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Serving God Doesn’t Mean Living Life in Fifth Gear

Photo of Paul HuyghebaertPaul Huyghebaert | Bio

Paul Huyghebaert

Paul serves as the Lead Minister for the Grace Chapel Church of Christ in Cumming, GA, just north of Atlanta. Paul and his wife, Lori, have been married since the Spring of 2001, and have three children: Andrew, Nate, and Hannah. Paul holds bachelor’s degrees in Bible and Psychology and a master’s degree in Professional Counseling. He enjoys spending time with family, reading, writing, and getting outdoors. His passion is to see the Church embrace both the message and the mission of Jesus. Paul is a Leader and the author of the book The Way Back: Repentance, the Presence of God, and the Revival the Church So Desperately Needs.

“For everything there is a season, a time for every activity under heaven.”
Ecclesiastes 3:1 (NLT)

I would like to begin with a confession.

On three occasions, I have thought seriously about leaving full-time ministry. I didn’t contemplate leaving behind my ministry job because of a desire to make a career change. It wasn’t because I needed to find employment with better benefits or higher pay. These thoughts did not enter my mind because things were going poorly.

In fact, every time I have considered walking away from full-time ministry, by outward appearances all was well. But inwardly, I was dying. I had taken on too much, overcommitted myself, and was in a general state of burnout.


This has been a struggle of mine for much of my life. I can be quite ambitious. Like others in leadership, I get anxious when I don’t see forward progress, and for years even took pride in my overachiever persona.

Here’s how I once described myself to a ministry friend: “I don’t operate well in anything other than fifth gear,” I told him. “Have you ever driven a stick shift, and left it in one of the higher gears as you are slowing down?” I asked. “The engine stutters, and you stall the car. That’s what I feel like when things are moving slowly.” For the initial years of my ministry career this is how I operated.


I remember the first time I ran out of gas. Those of you who have worked in youth ministry will surely identify. Leading into a particular summer, I had a desire to fill the schedule with activities that would help my teens grow closer to Jesus.

I committed to take them to two weeks of church camp, on a mission trip, to a conference that would help them grow spiritually, and we would serve on the vacation Bible school crew as well.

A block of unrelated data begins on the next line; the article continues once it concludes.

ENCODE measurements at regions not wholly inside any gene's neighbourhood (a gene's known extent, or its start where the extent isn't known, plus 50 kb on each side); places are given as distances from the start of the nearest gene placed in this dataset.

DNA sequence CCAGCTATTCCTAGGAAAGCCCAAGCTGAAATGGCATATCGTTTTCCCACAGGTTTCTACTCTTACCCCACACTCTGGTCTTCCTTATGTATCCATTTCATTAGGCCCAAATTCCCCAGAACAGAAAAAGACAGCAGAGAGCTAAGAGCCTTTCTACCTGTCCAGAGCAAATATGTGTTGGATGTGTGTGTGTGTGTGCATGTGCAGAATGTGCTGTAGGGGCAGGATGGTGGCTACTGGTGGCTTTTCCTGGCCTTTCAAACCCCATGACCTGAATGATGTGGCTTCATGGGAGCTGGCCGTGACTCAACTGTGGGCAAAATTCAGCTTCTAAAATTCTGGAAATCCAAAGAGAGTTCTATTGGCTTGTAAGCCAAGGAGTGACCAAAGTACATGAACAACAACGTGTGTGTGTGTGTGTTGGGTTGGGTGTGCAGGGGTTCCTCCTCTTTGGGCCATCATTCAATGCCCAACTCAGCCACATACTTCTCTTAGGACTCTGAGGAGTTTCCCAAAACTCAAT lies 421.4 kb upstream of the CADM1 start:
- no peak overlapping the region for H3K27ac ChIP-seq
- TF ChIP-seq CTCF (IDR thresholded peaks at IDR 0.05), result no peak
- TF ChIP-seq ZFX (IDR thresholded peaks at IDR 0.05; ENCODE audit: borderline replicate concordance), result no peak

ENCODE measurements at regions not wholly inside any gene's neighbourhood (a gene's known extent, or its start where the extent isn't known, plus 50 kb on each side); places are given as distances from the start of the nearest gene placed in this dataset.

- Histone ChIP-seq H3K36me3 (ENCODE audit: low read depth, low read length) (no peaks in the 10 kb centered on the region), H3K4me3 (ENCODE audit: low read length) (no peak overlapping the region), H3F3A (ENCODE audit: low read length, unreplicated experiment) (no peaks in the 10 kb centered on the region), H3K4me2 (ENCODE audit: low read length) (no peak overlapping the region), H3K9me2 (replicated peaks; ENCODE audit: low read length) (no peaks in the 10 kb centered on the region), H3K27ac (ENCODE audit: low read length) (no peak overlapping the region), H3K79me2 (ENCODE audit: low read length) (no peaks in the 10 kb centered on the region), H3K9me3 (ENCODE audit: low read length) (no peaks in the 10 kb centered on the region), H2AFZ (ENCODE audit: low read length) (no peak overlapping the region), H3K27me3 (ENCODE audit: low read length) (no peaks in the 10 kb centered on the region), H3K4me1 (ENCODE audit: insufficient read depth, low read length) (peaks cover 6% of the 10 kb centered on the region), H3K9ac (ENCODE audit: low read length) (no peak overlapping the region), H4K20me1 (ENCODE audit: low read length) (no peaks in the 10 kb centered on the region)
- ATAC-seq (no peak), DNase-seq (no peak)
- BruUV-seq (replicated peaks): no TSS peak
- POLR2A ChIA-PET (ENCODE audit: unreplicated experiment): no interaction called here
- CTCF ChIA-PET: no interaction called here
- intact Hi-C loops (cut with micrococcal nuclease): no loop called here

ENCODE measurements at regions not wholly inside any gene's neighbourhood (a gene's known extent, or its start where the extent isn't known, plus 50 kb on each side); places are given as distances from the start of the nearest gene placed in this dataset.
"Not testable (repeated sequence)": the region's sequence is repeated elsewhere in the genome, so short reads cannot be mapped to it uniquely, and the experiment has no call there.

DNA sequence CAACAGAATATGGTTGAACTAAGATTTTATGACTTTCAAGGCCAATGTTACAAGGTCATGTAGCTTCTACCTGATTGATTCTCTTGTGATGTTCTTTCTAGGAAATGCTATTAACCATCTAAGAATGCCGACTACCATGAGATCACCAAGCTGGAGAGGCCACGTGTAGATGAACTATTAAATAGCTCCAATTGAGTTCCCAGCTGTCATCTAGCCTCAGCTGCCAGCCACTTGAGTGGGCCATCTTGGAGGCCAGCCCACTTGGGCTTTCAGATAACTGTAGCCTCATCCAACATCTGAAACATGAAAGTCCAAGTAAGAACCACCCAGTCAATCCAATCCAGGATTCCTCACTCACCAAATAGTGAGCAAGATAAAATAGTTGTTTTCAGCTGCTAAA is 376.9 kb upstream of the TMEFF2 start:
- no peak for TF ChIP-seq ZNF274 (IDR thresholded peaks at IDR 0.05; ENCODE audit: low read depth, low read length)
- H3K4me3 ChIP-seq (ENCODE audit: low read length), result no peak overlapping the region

I had also accepted an invitation to speak at a week of church camp in the Midwest. In telling others about the upcoming summer calendar, I was proud of the busyness. At one point, a youth group parent questioned me about the wisdom of such a full calendar. I assured him it would great!

By summer’s end, I knew what a fool I had been.


The truth is, none of us were made to live life in fifth gear. This is a sure path to burnout. In this, we must look to Jesus. While we don’t have all the details of His ministry recorded, we do have enough to give us a good picture of the rhythms He embraced. At times, He found himself in front of massive crowds, preaching and teaching. At other times He engaged with his twelve chosen disciples.

And then there are the moments in which Jesus walked away from them all. I think of the instances when Jesus got up early so He could be alone with His Father, or the times when He got into a boat and shoved away from shore, leaving the crowd behind.

Yes, Jesus made the choice to slow down at times. Do not miss this!


Some have said that leadership is a lot like pushing a boulder uphill. Leading others is tough. It requires diligent, hard work. I’ll use this quick visual to relate what experience has taught me:
1. When there’s an uphill, there’s a downhill as well. Allow yourself to recover after a season of hard work.
2. While on the uphill, it’s okay to take a break.
3. Invite others into what you are doing. Sharing a load is a blessing.
4. Learn to recognize when you are in an uphill or downhill season, and treat it appropriately.

And finally, just as Jesus did, get alone with the Father. Only then will we find the strength to live out the mission He has called us into.